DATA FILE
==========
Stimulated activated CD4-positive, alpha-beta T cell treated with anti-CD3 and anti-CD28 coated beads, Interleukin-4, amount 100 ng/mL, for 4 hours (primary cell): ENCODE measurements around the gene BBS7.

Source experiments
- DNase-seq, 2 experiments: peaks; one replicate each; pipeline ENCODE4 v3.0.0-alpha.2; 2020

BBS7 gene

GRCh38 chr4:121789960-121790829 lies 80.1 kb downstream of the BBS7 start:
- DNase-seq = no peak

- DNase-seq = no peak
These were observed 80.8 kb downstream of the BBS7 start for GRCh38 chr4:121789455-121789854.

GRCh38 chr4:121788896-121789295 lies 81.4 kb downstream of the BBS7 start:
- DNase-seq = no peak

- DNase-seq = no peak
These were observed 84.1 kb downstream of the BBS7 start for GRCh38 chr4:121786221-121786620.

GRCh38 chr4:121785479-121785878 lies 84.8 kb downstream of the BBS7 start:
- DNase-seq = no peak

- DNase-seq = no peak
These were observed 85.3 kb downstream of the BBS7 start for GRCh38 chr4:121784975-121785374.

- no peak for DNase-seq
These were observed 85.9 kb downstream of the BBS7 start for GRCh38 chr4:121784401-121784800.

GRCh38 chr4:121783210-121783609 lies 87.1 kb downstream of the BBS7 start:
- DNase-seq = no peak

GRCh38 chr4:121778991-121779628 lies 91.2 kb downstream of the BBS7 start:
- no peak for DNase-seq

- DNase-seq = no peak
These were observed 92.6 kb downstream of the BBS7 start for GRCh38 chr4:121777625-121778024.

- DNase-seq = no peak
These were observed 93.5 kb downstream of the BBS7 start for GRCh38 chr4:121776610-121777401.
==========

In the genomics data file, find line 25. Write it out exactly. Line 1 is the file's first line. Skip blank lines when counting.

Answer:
- DNase-seq = no peak